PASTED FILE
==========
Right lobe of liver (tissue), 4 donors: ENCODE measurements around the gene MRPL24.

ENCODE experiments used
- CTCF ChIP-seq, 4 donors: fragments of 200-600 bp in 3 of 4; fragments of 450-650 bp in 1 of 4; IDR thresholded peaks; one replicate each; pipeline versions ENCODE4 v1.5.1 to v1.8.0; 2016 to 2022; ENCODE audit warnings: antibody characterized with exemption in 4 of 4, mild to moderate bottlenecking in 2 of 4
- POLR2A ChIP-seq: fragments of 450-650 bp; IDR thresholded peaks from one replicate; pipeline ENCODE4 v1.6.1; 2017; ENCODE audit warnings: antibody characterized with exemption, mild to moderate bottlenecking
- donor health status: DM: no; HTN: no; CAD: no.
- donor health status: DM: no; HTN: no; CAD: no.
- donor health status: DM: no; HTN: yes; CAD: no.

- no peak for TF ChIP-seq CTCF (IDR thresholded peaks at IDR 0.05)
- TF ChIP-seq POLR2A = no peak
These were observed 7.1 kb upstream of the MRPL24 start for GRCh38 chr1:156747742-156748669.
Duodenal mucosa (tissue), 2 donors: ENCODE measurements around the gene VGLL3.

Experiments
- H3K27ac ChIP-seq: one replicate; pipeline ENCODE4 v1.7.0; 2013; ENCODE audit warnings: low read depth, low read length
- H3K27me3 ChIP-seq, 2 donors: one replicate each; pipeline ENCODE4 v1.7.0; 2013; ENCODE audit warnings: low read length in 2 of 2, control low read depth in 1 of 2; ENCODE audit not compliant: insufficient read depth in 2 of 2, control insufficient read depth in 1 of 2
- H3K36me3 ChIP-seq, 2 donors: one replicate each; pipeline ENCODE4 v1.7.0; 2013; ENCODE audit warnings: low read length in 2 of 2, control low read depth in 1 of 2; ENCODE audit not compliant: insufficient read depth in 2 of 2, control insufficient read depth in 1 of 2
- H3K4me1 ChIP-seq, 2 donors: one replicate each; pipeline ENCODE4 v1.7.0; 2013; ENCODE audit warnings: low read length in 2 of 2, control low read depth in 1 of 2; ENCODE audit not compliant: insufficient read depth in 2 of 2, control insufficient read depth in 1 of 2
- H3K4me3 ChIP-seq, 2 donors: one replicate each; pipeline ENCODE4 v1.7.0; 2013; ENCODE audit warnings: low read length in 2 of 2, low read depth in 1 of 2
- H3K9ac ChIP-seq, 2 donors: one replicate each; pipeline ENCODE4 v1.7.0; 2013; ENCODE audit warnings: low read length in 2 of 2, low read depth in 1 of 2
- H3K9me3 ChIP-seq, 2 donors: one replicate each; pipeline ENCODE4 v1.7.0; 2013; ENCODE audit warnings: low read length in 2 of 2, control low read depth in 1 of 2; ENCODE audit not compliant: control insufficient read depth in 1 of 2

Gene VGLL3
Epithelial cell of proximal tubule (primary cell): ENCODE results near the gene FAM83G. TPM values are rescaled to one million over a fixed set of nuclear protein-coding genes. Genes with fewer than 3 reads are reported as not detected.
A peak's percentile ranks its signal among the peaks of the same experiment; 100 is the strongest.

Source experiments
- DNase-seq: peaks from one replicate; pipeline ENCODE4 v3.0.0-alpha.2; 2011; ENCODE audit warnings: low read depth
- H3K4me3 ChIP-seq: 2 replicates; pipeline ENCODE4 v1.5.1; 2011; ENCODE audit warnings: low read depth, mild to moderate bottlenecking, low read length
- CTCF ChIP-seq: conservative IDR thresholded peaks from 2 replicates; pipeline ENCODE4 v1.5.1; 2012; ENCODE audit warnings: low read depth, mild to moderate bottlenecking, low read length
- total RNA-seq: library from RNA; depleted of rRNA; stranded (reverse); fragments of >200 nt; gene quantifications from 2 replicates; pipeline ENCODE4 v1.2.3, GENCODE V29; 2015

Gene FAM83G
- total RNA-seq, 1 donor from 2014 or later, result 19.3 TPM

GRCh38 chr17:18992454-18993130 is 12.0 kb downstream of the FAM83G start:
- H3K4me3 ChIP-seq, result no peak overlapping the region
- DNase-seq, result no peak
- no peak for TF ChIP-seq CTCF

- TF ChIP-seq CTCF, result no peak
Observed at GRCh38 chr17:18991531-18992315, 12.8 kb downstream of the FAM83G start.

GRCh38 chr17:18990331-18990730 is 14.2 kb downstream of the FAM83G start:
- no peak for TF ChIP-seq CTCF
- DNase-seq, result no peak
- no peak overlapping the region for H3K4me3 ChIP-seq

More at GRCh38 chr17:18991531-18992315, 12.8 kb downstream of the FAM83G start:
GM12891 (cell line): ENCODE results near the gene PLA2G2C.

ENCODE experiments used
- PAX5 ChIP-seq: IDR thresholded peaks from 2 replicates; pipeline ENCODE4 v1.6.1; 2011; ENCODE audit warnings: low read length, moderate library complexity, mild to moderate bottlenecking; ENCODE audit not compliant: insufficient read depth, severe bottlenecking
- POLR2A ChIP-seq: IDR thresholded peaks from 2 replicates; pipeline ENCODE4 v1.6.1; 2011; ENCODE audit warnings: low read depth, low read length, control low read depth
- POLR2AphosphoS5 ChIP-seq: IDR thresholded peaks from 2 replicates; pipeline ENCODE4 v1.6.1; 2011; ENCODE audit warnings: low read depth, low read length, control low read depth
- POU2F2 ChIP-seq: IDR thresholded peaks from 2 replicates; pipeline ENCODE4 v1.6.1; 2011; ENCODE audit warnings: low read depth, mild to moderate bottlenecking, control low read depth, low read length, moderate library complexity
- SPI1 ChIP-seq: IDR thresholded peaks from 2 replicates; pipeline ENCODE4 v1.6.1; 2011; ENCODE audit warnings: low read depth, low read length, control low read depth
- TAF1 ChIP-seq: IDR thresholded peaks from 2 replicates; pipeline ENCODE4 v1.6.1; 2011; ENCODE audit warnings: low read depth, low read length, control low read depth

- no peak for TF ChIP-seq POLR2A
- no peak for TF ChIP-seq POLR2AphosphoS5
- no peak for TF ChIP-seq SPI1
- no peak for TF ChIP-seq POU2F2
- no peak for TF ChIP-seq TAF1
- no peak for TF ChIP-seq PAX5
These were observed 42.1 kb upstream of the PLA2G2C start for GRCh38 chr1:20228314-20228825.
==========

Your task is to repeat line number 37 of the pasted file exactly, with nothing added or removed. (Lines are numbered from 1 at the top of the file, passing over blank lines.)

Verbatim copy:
- no peak for TF ChIP-seq CTCF